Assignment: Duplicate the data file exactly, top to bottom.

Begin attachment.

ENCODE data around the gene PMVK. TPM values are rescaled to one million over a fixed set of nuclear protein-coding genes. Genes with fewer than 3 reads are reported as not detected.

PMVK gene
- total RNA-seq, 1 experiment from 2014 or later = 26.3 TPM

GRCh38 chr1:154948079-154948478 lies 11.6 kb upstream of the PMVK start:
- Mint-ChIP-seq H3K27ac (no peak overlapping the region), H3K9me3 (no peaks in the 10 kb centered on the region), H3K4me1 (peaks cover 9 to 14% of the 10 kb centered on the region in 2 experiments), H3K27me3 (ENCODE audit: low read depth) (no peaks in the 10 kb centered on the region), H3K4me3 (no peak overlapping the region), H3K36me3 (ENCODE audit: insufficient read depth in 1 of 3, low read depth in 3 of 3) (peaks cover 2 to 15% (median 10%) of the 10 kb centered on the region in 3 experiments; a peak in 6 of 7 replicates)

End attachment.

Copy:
ENCODE data around the gene PMVK. TPM values are rescaled to one million over a fixed set of nuclear protein-coding genes. Genes with fewer than 3 reads are reported as not detected.

PMVK gene
- total RNA-seq, 1 experiment from 2014 or later = 26.3 TPM

GRCh38 chr1:154948079-154948478 lies 11.6 kb upstream of the PMVK start:
- Mint-ChIP-seq H3K27ac (no peak overlapping the region), H3K9me3 (no peaks in the 10 kb centered on the region), H3K4me1 (peaks cover 9 to 14% of the 10 kb centered on the region in 2 experiments), H3K27me3 (ENCODE audit: low read depth) (no peaks in the 10 kb centered on the region), H3K4me3 (no peak overlapping the region), H3K36me3 (ENCODE audit: insufficient read depth in 1 of 3, low read depth in 3 of 3) (peaks cover 2 to 15% (median 10%) of the 10 kb centered on the region in 3 experiments; a peak in 6 of 7 replicates)